Deferring to genetic capital when it comes to matters of leadership succession - unfortunately - is as natural to a Malay as reaching for 'sambal belacan' whenever there is 'ulam' on the able. It's a integral part of the Malay psyche. This is reinforced since time immemorial by proverbs like, "Ke mana tumpahnya kuah kalau tak ke nasi?", and the like. Bucking this paradigm is going to be an uphill battle.

However, it is NOT a battle that cannot be won. However, I don't think we'll win this one in our life-time. But eventually, some day, we prevail.

There is still an inkling of hope for my non-elitist, non-aristocratic descendants yet :-) But before that I will have to make them understand that the mantle of leadership must first be won (earned) through merit and sacrifice.

Anything less will be a sham!

mekyam 7 January 2009 at 02:30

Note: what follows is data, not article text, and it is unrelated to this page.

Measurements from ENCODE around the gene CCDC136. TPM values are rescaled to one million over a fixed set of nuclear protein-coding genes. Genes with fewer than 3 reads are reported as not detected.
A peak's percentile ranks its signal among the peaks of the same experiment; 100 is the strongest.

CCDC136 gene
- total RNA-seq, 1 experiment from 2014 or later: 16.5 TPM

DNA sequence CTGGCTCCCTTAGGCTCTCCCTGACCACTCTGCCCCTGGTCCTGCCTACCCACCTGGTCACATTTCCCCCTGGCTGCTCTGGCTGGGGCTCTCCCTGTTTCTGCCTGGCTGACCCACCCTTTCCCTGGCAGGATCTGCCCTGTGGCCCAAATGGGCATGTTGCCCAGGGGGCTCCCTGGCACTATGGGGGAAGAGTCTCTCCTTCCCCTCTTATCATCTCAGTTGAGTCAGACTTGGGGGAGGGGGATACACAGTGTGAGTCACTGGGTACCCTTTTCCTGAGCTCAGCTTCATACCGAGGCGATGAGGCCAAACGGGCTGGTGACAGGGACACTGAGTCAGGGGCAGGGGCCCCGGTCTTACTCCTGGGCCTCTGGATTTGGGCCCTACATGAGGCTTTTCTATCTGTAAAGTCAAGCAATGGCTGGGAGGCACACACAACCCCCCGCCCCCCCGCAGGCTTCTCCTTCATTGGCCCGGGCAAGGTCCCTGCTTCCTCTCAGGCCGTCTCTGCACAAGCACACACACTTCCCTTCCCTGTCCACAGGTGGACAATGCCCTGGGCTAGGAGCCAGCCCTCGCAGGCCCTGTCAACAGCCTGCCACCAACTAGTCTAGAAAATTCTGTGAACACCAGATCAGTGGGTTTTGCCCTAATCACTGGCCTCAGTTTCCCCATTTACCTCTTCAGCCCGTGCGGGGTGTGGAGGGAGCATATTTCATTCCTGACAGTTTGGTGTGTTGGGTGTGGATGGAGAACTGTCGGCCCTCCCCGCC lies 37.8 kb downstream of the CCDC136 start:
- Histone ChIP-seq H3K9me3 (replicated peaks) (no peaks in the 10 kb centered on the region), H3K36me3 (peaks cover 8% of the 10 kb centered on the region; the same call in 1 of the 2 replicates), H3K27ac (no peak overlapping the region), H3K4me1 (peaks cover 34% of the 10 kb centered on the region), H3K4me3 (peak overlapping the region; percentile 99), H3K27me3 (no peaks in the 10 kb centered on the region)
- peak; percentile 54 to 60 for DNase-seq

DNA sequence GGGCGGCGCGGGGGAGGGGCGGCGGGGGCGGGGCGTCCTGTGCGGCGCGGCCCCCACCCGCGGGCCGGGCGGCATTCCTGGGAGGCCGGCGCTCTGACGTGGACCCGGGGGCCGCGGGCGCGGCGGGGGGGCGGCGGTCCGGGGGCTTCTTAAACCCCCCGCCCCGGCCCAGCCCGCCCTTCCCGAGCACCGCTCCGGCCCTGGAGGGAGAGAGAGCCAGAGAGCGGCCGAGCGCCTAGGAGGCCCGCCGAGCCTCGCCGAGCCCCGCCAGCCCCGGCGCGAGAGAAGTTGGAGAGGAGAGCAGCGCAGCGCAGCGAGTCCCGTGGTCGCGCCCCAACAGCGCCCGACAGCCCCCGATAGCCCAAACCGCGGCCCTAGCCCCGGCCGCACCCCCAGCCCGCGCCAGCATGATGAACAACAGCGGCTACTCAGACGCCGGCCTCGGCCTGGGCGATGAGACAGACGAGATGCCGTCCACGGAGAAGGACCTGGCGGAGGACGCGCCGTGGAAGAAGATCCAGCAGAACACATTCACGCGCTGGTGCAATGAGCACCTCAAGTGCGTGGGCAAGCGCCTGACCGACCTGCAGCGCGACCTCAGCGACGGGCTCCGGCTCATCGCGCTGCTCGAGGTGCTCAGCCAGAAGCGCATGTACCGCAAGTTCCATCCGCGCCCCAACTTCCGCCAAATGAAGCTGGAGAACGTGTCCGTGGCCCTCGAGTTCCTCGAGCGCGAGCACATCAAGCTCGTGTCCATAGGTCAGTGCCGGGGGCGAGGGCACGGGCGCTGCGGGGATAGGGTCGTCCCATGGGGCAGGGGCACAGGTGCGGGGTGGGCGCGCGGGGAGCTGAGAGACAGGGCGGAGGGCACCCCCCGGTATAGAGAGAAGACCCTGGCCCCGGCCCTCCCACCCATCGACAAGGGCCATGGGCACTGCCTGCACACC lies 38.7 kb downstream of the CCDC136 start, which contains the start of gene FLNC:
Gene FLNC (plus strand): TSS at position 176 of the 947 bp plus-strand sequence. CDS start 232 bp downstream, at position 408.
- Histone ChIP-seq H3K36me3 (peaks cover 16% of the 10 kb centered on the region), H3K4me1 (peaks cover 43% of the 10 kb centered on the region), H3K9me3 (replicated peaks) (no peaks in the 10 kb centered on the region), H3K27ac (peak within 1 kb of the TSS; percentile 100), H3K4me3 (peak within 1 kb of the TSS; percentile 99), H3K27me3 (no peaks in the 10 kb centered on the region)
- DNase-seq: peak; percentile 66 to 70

bangkai said... "There is still an inkling of hope for my non-elitist, non-aristocratic descendants yet :-)".

more than an inkling i'd say, mat b! :D

after all, dr m already bucked the paradigm more than a few decades ago.

***

for all our readiness to hentam those who want to be political leaders, whether due to bloodline or otherwise...

we must also remember not many people, esp those who seem to be most capable, have the desire or the stomach to go into politics. political parentage or the proverbial "kuah tumpah ke nasi" aside, those who do surely have to be commended a bit too, if only for the bowels to brave the muck that is politics.

i think if we truly want to choose political leaders based on merits, we shouldn't summarily dismiss someone just because of his/her lineage either. that's reversed discrimination and we jolly well could be throwing the baby with the bath water.

perhaps in order to be less chafed with ending up with scums for leaders, the discussion should be on how to be more astute at separating the grains from the chaffs, not on where the seeds come from.